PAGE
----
Bracing for an Interplanetary Traffic Jam
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How do you listen to a transmission that couldn't make a lightbulb glow in a billion years? It's all in a day's work for NASA's extraordinary Deep Space Network (DSN).
Right: A 70-meter antenna at the Deep Space Network Goldstone complex in California.
The DSN is a global system for communicating with interplanetary spacecraft. The largest and most sensitive scientific telecommunications system in the world, it also performs radio and radar astronomy observations for the exploration of the solar system and the universe.
"Communicating with missions in deep space is difficult," said Joseph Statman, Manager of the Deep Space Mission System Engineering Office at NASA's Jet Propulsion Laboratory (JPL). "It requires extremely large antennas, huge transmitters and very sensitive receivers."
The DSN consists of three clusters of antennas spaced approximately 120 degrees apart around the world: at Goldstone, in California's Mojave Desert; near Madrid, Spain; and near Canberra, Australia. "The strategy here is, no matter where the spacecraft is, you're always in contact with it," explained Statman. Each complex is situated in semi-mountainous, bowl-shaped terrain to shield against radio frequency interference.
Above: DSN locations in Spain, Australia, and California are approximately 120 degrees apart in longitude, which enables continuous observation and suitable overlap for transferring the spacecraft radio link from one complex to the next.
The centerpiece of every DSN facility is an enormous 70-meter diameter antenna (230-foot) capable of tracking spacecraft more than 16 billion kilometers (10 billion miles) from Earth. Arrayed around that dish is an assortment of 34-meter, 26-meter, and 11-meter antennas. The 26-meter antennas feature a double-axis astronomical mount that allows them to point low on the horizon to pick up fast-moving, Earth-orbiting satellites as soon as they come into view. These can track at up to three degrees per second.
DSN antennas communicate with far-flung spacecraft at radio frequencies of 2.2 GHz, 8.4 GHz, and 32 GHz. For comparison, the lowest frequency, 2.2 GHz, is about the same as radio waves that cook food inside household microwave ovens.
All of the antennas communicate directly with the Deep Space Operations Center at JPL in Pasadena, CA. The center staff directs operations, transmits commands and oversees the quality of spacecraft telemetry and navigation data delivered to network users.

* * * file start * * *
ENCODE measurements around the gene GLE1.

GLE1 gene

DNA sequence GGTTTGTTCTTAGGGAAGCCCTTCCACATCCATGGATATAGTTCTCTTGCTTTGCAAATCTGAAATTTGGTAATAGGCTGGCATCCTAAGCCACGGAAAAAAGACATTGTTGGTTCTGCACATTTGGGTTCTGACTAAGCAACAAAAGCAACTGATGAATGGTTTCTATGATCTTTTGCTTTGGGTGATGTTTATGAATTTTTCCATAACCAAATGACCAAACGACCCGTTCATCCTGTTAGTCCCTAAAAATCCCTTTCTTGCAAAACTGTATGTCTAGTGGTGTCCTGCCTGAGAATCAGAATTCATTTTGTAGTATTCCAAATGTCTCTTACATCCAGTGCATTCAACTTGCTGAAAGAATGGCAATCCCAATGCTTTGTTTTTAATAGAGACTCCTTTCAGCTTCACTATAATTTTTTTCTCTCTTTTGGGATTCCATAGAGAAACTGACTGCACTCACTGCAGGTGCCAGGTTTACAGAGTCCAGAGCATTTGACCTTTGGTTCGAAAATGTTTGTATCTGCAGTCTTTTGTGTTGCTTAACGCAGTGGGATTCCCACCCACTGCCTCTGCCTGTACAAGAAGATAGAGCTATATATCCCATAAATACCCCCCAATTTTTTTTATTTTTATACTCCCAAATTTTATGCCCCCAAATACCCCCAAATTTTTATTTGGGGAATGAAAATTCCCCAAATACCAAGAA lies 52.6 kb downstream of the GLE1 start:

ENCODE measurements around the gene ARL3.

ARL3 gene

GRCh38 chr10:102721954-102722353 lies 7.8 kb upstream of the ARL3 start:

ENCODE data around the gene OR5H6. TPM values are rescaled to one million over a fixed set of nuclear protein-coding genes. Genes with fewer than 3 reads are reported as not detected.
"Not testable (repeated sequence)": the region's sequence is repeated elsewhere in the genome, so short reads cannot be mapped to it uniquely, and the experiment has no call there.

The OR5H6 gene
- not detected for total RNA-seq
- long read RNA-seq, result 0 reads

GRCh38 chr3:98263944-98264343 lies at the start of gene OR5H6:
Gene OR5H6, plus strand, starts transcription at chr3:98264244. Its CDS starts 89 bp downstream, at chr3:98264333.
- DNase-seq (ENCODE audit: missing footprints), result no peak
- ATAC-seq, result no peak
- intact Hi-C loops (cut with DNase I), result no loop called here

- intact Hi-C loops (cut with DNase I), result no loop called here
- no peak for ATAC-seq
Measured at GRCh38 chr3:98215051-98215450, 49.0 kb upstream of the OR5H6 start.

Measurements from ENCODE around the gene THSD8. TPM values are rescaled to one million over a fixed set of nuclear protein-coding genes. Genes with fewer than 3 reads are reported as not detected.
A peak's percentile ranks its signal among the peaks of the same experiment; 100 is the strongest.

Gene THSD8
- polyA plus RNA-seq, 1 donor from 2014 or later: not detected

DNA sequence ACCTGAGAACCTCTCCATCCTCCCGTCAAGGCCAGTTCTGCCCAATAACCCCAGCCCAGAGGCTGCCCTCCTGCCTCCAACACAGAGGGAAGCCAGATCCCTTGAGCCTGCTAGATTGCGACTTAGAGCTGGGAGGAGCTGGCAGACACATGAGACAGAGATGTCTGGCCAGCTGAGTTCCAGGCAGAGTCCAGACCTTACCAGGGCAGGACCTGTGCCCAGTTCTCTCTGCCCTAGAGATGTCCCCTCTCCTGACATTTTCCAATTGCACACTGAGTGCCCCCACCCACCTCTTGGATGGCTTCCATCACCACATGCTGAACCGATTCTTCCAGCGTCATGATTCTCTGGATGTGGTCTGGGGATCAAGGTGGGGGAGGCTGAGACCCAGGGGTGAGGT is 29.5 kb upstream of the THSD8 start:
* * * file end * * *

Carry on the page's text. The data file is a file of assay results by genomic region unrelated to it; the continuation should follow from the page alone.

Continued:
Left: NASA's Stardust spacecraft will be one of many distant missions competing for Deep Space Network time in 2003.
"We're getting ready for a crunch period beginning in November 2003," said Rich Miller, head of planning and commitments at JPL. That's when the U.S., Europe and Japan all will have missions arriving at Mars. These include NASA's 2003 Mars Exploration Rovers, the ESA Mars Express Mission, and the Japanese Nozomi spacecraft. At the same time Stardust and Deep Space 1 will be encountering comets and a third comet mission named "CONTOUR" will launch. And, of course, other ongoing missions will have continuing communications needs.
"[These new] missions all happen to lie in the same part of the sky," said Statman, who described the area where the spacecraft will cluster as a slice of the sky with Mars in the middle. "We need to track them but we don't have enough antennas."
Madrid will receive a new 34-meter antenna that will increase available spacecraft-tracking time by about 105 hours per week when Mars is in view. The Madrid complex's current capacity is 315 hours.
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Goldstone already supports as many as 420 hours per week of deep space communication, a figure that will balloon to 525 hours when an existing antenna comes online in 2003. "Both the Japanese and the Europeans have tracking antennas in Australia," says Statman, so they can help with the communications load at that longitude.
As part of the upgrade, older hardware and software systems will be phased out and replaced with ones that are more reliable and, in some cases, automated. Also, Madrid and Canberra will receive processing equipment that will allow operators to combine signals from multiple on-site antennas, increasing their sensitivity to distant transmissions. Goldstone can already do that.
Every bit of extra sensitivity is welcome, says Statman. The total signal power arriving at a network antenna from a spacecraft transmitting from the outer solar system is 20 million times weaker than the power level from a modern digital watch battery!
Above: Astronomers used the Goldstone radar to image near-Earth asteroid 1999 KW4 when it passed by Earth last month. They discovered the space rock was a binary! [more information]
Not bad for a bit of moonlighting!
NASA's Deep Space Network truly is an international treasure, and it's about to become even better. For more information about DSN and its ongoing upgrades, please visit the Deep Space Network home page from JPL.
Editor's Note: The Deep Space Network is funded and managed by NASA's Space Operations Management Office and Code S.
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- Ears to the Sky: Stop! Before your students read this article, let them take an amusing pre-reading quiz to clarify the meaning of terms like 'Dish' and 'Deep Space.' Then dive into some serious discussion questions later. [lesson plan] [pre-reading] [post-reading]
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